[Openmcl-devel] Clozure CL 1.3-RC1 available
gb at clozure.com
Thu Mar 12 01:31:44 UTC 2009
On Wed, 11 Mar 2009, John Stoneham wrote:
>> Does booting in safe mode cause the problem to go away ?
> Unfortunately, no. I did notice that my iStat Menu meters (cpu, temp
> guages, etc) still loaded in safe mode, though I'm not sure why
> since I thought that was the point of safe mode. I tried
> uninstalling iStat and rebooting again, but it didn't help with the
> ccl exceptions. >
I think that the kextstat program will display information about loaded
kexts. (As will System Profiler, under Software->Extensions.)
I'm not sure how Safe Mode decides what's safe and what isn't.
> Out of curiosity I started Parallels and installed the Windows
> version of ccl. It ran fine. That may not mean anything at all
> though. Running ccl that way isn't really an option for me either,
> because I'm interested in the cocoa stuff. >
The problem seems to involve how hardware exceptions (executing a particular
illegal instruction) are reported to Mach exception handlers. I'm pretty
sure that the same exception will get from the hardware to Windows in
a VM without going through Mach.
>> Whatever's causing it, the problem seems to be that a Mach exception
>> handler receives different information on your machine than CCL
>> expects when a thread executes a kind of illegal instruction (that's
>> intended to cause an exception to occur.)
> I think there's more going on than that, since I doubt that (QUIT)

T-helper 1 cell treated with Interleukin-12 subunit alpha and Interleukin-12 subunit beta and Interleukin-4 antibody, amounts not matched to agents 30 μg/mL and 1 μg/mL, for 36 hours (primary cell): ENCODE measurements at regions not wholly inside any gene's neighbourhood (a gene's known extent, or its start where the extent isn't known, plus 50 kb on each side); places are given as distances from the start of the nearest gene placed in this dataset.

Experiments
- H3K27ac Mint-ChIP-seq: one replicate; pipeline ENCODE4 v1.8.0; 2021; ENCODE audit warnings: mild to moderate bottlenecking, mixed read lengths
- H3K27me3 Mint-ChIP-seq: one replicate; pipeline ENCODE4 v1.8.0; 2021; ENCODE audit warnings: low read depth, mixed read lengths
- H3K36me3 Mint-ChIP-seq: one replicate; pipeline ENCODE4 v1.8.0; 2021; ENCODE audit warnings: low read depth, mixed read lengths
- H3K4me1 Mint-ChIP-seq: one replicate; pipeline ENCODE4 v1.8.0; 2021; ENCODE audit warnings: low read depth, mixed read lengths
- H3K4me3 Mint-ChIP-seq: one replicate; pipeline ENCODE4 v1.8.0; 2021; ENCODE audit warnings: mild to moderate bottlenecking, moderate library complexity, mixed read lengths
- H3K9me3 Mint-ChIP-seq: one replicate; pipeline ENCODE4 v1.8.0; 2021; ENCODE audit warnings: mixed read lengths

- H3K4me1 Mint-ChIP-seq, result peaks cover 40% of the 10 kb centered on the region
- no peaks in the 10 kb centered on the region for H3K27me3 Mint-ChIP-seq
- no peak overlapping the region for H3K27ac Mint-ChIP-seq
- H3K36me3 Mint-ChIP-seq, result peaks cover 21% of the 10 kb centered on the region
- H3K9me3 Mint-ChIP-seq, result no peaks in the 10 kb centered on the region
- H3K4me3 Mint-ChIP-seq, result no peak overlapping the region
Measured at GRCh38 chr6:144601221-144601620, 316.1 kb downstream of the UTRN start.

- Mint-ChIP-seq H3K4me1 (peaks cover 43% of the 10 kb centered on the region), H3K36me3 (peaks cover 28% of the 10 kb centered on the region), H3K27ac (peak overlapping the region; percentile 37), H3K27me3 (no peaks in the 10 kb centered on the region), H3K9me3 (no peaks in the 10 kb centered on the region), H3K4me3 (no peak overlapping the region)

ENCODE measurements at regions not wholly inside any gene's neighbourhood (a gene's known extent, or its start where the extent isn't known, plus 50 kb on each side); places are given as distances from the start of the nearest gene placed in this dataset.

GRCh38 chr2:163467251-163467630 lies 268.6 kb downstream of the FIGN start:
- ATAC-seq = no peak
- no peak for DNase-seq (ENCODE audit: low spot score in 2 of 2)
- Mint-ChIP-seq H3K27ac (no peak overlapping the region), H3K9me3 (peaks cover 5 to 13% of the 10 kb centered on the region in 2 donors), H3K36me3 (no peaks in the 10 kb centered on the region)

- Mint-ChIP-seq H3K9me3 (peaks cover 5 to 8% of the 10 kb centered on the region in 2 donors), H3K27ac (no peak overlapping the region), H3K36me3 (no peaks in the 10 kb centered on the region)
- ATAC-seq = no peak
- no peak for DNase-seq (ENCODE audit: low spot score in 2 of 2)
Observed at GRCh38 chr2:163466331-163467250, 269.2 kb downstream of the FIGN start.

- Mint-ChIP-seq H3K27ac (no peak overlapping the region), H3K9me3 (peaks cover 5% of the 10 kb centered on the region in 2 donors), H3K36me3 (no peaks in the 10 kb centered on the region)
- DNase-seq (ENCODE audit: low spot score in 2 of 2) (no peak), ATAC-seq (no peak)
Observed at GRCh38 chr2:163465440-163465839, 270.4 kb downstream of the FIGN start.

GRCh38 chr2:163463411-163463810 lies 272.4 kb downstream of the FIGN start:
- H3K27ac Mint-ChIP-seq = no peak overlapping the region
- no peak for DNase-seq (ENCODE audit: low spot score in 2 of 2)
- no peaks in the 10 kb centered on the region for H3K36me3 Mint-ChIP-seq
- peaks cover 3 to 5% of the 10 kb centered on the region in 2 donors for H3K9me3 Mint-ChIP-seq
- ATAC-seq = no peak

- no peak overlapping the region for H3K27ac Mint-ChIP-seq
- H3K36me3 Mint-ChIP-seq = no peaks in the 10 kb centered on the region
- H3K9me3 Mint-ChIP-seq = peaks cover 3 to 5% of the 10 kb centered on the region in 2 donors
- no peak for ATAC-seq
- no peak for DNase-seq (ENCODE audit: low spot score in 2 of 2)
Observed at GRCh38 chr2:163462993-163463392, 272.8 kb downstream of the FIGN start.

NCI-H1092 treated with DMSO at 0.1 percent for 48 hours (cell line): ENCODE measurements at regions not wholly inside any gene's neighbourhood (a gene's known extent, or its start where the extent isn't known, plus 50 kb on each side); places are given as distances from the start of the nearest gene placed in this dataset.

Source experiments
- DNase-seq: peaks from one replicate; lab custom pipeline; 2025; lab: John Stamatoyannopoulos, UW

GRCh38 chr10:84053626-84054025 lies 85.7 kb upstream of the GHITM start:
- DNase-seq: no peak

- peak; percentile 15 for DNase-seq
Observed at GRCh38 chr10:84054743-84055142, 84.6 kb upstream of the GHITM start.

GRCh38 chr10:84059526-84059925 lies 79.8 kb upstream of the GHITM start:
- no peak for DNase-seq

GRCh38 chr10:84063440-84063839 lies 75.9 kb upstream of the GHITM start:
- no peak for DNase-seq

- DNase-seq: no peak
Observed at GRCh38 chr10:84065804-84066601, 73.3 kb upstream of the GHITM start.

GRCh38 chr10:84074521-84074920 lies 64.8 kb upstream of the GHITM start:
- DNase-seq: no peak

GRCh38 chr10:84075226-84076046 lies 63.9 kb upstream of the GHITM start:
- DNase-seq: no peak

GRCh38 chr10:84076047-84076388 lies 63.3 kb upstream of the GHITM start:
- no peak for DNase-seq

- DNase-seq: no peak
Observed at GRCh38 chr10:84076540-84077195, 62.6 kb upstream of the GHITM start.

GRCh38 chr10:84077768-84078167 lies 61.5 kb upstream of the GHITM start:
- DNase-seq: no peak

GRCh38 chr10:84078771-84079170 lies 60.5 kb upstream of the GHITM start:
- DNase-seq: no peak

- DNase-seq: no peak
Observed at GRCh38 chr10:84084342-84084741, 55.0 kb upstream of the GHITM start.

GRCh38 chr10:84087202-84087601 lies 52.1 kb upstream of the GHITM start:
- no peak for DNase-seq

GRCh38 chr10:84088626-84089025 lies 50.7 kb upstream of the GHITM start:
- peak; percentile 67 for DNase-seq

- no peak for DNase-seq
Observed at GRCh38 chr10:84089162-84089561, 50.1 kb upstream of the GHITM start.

> is supposed to trigger an illegal instruction. >
You shouldn't doubt that ... (!)
QUIT uses PROCESS-INTERRUPT (threads tell each other to shut down),
and that may indeed cause an illegal instruction to be (intentionally)
execcuted. (If a thread gets an interrupt while in foreign code, we
basically defer the handling of the interrupt until the thread returns
to lisp, and we use an illegal instruction to force the thread to take
the deferred interrupt when it's safe to do so:)
^C also uses PROCESS-INTERRUPT; if the listener's just sitting at a
prompt (actually, blocked reading from standard input) and you type a
^C, you'll probably see the same confused response that you see on
This much seems pretty clear to me; what's unclear is why things
behave differently for you once that illegal instruction is executed.
> Anyway, someone else reported that they were not having any problems
> on their 32-bit intel Mac, so maybe there is just something screwy
> with my hardware for some reason. Rather than waste development time
> on this, you might want to wait until you hear from someone else
> that has a similar problem, since it may just be a fluke on my end.
Like I said, I really think that this is a software problem.
You're right, though: until we get more data or some way to reproduce
the problem, there isn't much that I can do but guess and maybe get
lucky and guess right one of these days.
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